(Written for Virgin Media Shorts)

Whether you like his unique style or not, you can’t deny Wes Anderson knows how to tell a story. He’s a filmmaker both equally loved and hated for his quirky, colourful, and comical family dramas. And with his eighth feature film The Grand Budapest Hotel coming next year, we can expect much of the same.

But there was a time when he was simply enjoyed, when he filmed in black and white, when he made the audience laugh, and his style of film-making was only just being recognised as something quite ingenious. Albeit his least successful films, his short Bottle Rocket and debut feature of the same name undeniably launched an impressive career.

The short:

Released in 1994 and serving as his first ever film, Anderson’s thirteen-minute Bottle Rocket short follows two young men, Dignan and Anthony, who plan, stage, and discuss an armed robbery.

The leads are played by Owen and Luke Wilson, real-life brothers and good friends of Anderson’s, who are now regulars in his work, both of whom made their on-screen debuts in the short going on to lead the feature film as well.

This small friendship circle that we can now thank for most of Anderson’s brilliant work all began when Owen and Anderson met during a playwriting course at a university in Austin. The two soon moved in together, and the idea for the short came about when, with their landlord refusing to fix their windows, the two came up with the idea to break into their own house and report the incident to the police. Needless to say, their plan didn’t work, but the idea for Bottle Rocket was shortly after developed out of the many questions their bizarre actions provoked.

Putting together their life savings, Anderson and Owen came up with a $4,000 budget to make what was at first intended to be a full feature film. According to the original press notes, the pair completed a feature-length script but their budget didn’t stretch far enough, leaving them with only thirteen-minutes of footage.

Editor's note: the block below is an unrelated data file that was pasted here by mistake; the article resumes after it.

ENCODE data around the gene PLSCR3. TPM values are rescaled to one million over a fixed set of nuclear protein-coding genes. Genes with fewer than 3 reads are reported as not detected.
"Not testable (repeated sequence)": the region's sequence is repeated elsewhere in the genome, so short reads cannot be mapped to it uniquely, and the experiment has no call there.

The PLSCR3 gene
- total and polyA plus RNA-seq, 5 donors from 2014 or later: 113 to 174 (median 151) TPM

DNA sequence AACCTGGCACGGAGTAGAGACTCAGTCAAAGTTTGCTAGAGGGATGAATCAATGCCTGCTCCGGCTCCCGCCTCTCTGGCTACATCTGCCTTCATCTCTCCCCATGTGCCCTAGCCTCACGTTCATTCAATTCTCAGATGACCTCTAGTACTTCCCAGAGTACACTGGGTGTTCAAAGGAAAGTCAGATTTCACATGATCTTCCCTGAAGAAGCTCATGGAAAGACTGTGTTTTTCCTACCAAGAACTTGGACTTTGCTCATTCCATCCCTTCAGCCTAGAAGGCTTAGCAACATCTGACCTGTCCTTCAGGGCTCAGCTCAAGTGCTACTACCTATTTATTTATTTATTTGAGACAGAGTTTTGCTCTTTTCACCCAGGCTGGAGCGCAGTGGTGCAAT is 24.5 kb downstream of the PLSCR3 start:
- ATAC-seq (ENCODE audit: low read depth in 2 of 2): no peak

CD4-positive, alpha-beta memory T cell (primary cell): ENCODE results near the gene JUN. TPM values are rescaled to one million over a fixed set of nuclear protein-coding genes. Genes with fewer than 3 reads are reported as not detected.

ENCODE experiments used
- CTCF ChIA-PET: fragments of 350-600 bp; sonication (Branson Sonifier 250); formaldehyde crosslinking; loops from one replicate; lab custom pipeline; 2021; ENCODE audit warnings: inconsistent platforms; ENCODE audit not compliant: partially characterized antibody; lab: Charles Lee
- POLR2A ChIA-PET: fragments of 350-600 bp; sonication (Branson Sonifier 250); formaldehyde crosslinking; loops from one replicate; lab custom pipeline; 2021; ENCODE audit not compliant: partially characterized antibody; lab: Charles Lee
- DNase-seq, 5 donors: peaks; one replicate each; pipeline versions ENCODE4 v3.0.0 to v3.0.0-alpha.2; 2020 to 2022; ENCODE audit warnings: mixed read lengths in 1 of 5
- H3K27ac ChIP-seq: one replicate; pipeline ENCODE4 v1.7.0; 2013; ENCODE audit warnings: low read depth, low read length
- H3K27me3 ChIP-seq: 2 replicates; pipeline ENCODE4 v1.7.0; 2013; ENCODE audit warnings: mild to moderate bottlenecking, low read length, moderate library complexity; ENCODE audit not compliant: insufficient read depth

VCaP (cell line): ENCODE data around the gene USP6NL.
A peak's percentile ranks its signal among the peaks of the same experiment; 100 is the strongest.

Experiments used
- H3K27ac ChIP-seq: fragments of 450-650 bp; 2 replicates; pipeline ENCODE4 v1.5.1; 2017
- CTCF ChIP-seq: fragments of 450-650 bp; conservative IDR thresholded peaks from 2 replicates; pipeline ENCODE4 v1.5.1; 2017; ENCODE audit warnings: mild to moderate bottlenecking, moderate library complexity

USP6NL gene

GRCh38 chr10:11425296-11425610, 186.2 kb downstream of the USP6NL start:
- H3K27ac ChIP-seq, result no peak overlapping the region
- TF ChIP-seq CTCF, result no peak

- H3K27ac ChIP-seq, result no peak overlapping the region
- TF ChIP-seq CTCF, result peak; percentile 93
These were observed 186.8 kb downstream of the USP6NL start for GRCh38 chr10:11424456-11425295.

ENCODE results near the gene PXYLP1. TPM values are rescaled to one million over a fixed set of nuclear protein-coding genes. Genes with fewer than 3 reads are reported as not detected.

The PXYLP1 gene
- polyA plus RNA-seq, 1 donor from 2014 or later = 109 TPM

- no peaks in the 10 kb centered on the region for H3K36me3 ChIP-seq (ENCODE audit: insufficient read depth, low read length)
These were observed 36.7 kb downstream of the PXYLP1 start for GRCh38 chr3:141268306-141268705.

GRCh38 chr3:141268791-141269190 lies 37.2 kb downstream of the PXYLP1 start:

Whilst their miscalculations meant no feature film, this was also the reason as to why the short was so successful, working as a whole story of quick but fully developed scenes rather than a sketchy series of rushed extracts. Shot in black and white, in contrast to his later films which are full of vibrant colours, the short also focuses on its refined character studies rather than the larger family struggles that his more recent films tend to focus on. It has aged incredibly well, but it is still very much a rough cut of the work we know Anderson for today, so it’s great to see where he started off in his career.

The feature:

Making it into competition at Sundance, the short subsequently won Anderson and Wilson third place and $5 million in financing to make the feature version. Serving as Anderson’s feature debut, the Bottle Rocket feature went into development shortly after and was eventually released in 1996.

Using the same characters, the feature length film follows a similar, comical story line as a trio of friends make an elaborate plan to pull off a simple robbery and go on the run.

Just like the short, the Bottle Rocket feature shows the very early, rough-around-the-edges stages of Anderson’s quirky directorial qualities; it doesn’t have the same feel as his later work, although it does share many similar characteristics, it is definitely his funniest film so far.

Unfortunately, it was also a commercial failure. Despite being a disaster at the box office, however, the feature was enough to draw attention from critics and win Anderson and his collaborators a reputation among the biggest names in Hollywood. Director Martin Scorsese even famously named Bottle Rocket as one of his top-ten favourite movies of the 1990s.

It may have been a failure in its day, but both the short and feature play a huge part in launching Anderson’s career and, for that, it’s hard not to appreciate them for their progressive qualities alone.